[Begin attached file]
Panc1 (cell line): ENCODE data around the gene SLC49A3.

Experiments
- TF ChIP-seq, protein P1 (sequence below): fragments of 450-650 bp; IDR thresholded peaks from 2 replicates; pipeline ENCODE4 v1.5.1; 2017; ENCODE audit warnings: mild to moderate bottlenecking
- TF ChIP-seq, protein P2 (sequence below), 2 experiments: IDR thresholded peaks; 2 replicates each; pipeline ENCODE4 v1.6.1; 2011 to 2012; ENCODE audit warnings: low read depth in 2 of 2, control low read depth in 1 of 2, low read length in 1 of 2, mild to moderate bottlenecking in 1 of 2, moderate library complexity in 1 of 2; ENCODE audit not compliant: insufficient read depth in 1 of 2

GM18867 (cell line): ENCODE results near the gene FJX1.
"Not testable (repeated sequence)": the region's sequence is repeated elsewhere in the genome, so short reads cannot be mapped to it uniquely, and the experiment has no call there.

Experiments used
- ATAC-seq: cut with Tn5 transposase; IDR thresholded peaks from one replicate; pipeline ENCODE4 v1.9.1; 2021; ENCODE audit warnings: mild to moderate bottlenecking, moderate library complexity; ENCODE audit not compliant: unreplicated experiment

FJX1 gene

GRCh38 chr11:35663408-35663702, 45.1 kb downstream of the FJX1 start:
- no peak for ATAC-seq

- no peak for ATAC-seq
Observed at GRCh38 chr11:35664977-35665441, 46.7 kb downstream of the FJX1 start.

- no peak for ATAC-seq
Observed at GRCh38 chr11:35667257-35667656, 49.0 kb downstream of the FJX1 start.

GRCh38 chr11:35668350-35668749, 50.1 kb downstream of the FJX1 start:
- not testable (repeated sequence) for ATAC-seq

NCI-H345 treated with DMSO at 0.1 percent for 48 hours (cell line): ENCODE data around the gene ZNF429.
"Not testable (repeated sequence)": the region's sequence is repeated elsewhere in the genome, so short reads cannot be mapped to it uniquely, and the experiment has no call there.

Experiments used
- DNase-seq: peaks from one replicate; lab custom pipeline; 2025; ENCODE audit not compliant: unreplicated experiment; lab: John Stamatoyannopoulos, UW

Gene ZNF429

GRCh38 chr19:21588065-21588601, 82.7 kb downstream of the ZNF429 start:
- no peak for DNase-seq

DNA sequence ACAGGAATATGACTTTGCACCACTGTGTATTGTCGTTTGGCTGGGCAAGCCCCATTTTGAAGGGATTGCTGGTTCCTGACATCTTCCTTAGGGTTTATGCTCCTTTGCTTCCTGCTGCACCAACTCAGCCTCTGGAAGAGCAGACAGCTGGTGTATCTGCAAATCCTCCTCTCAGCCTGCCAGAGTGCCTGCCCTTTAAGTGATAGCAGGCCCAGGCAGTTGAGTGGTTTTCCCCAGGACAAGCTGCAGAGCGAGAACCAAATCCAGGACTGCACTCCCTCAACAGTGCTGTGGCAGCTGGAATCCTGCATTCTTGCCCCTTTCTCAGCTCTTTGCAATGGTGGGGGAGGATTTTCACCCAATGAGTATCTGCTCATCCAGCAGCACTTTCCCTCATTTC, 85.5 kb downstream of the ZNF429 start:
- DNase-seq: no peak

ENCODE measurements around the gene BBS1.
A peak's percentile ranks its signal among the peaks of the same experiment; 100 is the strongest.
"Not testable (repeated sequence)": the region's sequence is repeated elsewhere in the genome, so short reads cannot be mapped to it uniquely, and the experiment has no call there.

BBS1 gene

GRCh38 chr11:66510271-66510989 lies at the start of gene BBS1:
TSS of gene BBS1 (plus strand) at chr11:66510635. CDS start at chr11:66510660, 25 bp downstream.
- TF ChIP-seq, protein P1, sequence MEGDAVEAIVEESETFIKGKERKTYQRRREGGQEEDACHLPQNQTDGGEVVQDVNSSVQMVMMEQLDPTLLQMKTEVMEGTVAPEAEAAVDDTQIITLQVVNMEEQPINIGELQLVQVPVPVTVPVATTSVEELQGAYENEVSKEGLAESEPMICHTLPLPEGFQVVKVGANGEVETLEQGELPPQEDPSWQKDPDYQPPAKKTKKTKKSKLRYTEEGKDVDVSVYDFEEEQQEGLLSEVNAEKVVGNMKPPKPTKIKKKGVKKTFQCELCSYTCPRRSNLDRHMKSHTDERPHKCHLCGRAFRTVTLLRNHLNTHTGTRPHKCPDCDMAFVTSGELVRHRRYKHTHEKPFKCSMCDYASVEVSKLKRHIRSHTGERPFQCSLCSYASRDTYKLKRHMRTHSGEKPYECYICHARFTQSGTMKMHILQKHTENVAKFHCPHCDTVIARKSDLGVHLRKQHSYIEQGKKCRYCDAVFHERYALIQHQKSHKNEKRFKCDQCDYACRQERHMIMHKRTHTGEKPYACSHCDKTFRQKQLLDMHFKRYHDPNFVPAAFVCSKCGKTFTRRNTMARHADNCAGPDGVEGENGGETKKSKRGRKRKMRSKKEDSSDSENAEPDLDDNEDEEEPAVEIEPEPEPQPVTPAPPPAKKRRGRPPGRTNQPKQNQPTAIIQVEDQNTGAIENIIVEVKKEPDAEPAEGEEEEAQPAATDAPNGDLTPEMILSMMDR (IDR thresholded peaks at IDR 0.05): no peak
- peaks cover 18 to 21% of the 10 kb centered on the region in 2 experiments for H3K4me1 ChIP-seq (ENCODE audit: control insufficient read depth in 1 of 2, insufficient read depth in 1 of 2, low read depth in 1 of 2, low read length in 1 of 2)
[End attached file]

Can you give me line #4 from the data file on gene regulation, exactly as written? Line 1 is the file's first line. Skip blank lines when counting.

- TF ChIP-seq, protein P2 (sequence below), 2 experiments: IDR thresholded peaks; 2 replicates each; pipeline ENCODE4 v1.6.1; 2011 to 2012; ENCODE audit warnings: low read depth in 2 of 2, control low read depth in 1 of 2, low read length in 1 of 2, mild to moderate bottlenecking in 1 of 2, moderate library complexity in 1 of 2; ENCODE audit not compliant: insufficient read depth in 1 of 2